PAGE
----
Code Name: Sheet1

There are so many ways to get ahold of a Worksheet reference: you can dereference it from a Sheets collection, and even then you need to decide whether that’ll be off Workbook.Sheets or Workbook.Worksheets, two properties that both return a Sheets collection that will contain the worksheet you’re looking for. The Workbook might be the ActiveWorkbook, or it could be some object variable that was assigned earlier, with the result of Workbooks.Open. Or you might like living on the edge, and activate the Window that has some path/filename as a caption, and then work off the ActiveWorkbook. Every single one of these cases have a thing in common: the Workbook involved isn’t necessarily ThisWorkbook.

ActiveWorkbook vs. ThisWorkbook

In Excel, only one single Workbook is ever the ActiveWorkbook at any given point in time. If all workbooks are closed, then ActiveWorkbook will be Nothing (add-ins in particular, need to mind this). When a workbook is activated, it fires an Activate event; if another workbook was active before that, then that workbook fired a Deactivate event.

The ActiveWorkbook can change in the middle of a loop that uses a DoEvents statement to keep Excel responsive, because the user clicked somewhere and that click was allowed to be handled, because Excel remains responsive: if the user can interact with Excel, you can never assume what ActiveWorkbook is referring to – it can be literally any workbook, or none at all. And after the next instruction it might be something else.

For all these reasons, ActiveWorkbook and ActiveSheet are object you will want to capture into a local variable at the beginning of whatever it is that you need to do, and then use that variable and never refer to ActiveSheetexplicitly or not, for the rest of that procedure. For example instead of this:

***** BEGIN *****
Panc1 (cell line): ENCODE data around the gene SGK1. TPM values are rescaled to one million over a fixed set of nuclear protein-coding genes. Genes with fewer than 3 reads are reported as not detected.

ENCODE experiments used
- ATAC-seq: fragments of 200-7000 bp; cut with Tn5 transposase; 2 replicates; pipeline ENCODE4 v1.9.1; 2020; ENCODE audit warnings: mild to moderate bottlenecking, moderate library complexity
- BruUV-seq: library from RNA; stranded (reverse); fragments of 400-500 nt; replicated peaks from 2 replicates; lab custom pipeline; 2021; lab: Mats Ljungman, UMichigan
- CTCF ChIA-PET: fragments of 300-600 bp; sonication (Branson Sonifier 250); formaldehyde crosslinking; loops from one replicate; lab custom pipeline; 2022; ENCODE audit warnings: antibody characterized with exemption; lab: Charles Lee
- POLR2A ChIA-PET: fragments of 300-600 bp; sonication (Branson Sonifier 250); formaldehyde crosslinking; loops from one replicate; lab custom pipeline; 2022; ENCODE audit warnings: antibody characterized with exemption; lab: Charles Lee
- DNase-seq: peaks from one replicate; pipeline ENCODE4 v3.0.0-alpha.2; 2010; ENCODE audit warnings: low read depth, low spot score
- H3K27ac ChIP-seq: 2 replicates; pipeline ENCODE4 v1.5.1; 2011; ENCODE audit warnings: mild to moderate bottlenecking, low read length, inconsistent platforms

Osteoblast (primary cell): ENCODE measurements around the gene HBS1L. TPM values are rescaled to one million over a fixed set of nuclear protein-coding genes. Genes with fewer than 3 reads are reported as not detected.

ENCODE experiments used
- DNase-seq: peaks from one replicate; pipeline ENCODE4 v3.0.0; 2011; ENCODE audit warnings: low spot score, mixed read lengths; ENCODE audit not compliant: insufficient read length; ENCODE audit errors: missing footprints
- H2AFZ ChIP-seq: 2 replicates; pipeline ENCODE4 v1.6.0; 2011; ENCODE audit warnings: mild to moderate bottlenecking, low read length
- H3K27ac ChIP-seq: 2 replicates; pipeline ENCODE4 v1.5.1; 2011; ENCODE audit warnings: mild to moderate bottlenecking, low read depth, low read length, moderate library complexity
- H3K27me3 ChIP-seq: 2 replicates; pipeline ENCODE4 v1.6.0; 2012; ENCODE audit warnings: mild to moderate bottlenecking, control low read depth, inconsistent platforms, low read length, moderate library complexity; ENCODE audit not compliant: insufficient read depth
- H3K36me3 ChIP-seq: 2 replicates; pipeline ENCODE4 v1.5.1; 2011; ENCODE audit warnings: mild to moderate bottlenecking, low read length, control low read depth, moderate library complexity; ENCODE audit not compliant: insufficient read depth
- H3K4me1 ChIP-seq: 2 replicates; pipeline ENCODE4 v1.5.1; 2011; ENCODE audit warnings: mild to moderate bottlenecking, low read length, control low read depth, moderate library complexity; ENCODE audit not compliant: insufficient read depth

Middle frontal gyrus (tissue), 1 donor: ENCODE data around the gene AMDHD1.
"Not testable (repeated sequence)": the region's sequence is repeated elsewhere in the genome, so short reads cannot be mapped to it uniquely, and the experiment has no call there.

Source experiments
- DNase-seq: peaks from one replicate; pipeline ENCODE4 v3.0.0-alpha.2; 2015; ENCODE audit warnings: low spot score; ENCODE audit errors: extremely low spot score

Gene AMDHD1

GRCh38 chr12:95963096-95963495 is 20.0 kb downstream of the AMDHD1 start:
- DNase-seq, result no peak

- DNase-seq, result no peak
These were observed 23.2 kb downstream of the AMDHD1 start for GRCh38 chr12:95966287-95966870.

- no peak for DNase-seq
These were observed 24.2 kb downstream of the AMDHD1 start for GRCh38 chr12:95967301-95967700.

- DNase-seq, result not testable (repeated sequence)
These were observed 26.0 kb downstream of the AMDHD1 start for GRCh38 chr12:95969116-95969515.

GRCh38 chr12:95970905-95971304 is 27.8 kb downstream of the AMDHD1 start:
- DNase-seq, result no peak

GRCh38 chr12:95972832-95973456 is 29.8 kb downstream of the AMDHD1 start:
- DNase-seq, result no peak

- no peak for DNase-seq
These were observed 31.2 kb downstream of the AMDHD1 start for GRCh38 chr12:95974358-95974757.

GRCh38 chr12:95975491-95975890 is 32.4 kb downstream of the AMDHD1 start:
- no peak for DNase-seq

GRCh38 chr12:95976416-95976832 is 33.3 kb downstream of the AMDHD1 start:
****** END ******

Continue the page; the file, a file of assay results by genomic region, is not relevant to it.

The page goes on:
Public Sub DoSomething()
    ActiveSheet.Range("A1").Value = 42
    ActiveSheet.Range("A2").Value = VBA.DateTime.Date
End Sub

You’d do that:

Public Sub DoSomething()
    Dim sheet As Worksheet
    Set sheet = ActiveSheet
    sheet.Range("A1").Value = 42
    sheet.Range("A2").Value = VBA.DateTime.Date
End Sub

Of course that’s just an example: if I had to write such a small procedure in real code, I’d skip the local variable and have a With block withold the object reference for me – note the . dereferencing operator qualifying the Range member calls:

Public Sub DoSomething()
    With ActiveSheet
        .Range("A1").Value = 42
        .Range("A2").Value = VBA.DateTIme.Date
    End With
End Sub

This would be very, very different:

Public Sub DoSomething()
    With ActiveSheet
        Range("A1").Value = 42
        Range("A2").Value = VBA.DateTIme.Date
    End With
End Sub

Note the missing dereferencing . operator now: the With ActiveSheet block variable is never actually accessed here. So what sheet is it that these Range member calls are referring to? If that code is written anywhere other than in some worksheet module, then they’re implicitly referring to ActiveSheet. If that same identical code is written in some worksheet module (say, Sheet1), then it refers to that sheet (that’s Me, aka Sheet1).